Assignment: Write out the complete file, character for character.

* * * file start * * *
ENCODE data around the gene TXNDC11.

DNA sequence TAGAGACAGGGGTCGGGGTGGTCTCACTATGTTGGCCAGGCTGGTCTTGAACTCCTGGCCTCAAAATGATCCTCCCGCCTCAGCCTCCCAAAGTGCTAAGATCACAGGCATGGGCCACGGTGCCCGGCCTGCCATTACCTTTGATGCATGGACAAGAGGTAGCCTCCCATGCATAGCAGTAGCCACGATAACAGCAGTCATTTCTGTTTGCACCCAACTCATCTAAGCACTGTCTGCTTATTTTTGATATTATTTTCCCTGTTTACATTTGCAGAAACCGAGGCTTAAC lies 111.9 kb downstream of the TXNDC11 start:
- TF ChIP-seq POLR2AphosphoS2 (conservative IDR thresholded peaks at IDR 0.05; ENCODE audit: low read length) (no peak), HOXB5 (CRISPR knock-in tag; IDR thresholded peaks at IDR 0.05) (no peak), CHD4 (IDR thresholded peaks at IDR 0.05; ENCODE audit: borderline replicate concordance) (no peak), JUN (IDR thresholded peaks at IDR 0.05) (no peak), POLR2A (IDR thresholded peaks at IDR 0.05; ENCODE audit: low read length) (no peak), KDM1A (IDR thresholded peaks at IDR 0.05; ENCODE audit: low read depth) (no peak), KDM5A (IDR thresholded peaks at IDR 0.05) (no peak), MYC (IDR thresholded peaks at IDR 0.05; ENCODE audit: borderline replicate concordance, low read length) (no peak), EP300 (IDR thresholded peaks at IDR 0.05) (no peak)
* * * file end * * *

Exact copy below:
ENCODE data around the gene TXNDC11.

DNA sequence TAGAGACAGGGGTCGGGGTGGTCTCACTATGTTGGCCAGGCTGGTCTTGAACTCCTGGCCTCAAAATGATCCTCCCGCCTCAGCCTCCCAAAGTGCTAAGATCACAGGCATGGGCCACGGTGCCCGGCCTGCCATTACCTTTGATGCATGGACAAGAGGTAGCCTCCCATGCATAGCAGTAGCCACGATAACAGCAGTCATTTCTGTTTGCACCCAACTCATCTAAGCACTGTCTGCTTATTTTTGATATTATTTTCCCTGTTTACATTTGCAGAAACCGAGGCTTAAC lies 111.9 kb downstream of the TXNDC11 start:
- TF ChIP-seq POLR2AphosphoS2 (conservative IDR thresholded peaks at IDR 0.05; ENCODE audit: low read length) (no peak), HOXB5 (CRISPR knock-in tag; IDR thresholded peaks at IDR 0.05) (no peak), CHD4 (IDR thresholded peaks at IDR 0.05; ENCODE audit: borderline replicate concordance) (no peak), JUN (IDR thresholded peaks at IDR 0.05) (no peak), POLR2A (IDR thresholded peaks at IDR 0.05; ENCODE audit: low read length) (no peak), KDM1A (IDR thresholded peaks at IDR 0.05; ENCODE audit: low read depth) (no peak), KDM5A (IDR thresholded peaks at IDR 0.05) (no peak), MYC (IDR thresholded peaks at IDR 0.05; ENCODE audit: borderline replicate concordance, low read length) (no peak), EP300 (IDR thresholded peaks at IDR 0.05) (no peak)